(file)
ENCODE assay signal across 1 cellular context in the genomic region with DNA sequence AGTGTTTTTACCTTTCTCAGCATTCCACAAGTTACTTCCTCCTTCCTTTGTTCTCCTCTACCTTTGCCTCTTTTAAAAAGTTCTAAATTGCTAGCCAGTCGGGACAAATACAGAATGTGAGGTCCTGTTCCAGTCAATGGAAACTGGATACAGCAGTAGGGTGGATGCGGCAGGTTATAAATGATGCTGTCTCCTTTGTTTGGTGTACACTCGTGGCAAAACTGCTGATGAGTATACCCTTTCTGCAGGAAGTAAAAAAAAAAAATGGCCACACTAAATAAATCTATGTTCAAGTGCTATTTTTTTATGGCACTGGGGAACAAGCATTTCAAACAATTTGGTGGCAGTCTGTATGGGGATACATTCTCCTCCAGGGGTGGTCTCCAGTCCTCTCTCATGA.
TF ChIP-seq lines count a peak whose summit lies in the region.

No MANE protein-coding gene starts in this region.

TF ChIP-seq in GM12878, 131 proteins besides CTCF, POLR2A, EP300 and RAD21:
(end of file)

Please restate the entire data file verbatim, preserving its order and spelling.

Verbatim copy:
ENCODE assay signal across 1 cellular context in the genomic region with DNA sequence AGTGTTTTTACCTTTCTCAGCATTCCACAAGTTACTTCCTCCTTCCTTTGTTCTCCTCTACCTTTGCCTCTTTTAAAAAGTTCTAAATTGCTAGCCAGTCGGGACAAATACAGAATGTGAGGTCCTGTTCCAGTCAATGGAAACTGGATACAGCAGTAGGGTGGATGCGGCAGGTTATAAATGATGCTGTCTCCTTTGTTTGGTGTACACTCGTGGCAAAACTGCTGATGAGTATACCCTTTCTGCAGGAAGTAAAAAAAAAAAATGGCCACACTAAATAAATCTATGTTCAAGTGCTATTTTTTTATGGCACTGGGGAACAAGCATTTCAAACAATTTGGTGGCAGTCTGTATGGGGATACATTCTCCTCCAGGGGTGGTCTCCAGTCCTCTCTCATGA.
TF ChIP-seq lines count a peak whose summit lies in the region.

No MANE protein-coding gene starts in this region.

TF ChIP-seq in GM12878, 131 proteins besides CTCF, POLR2A, EP300 and RAD21: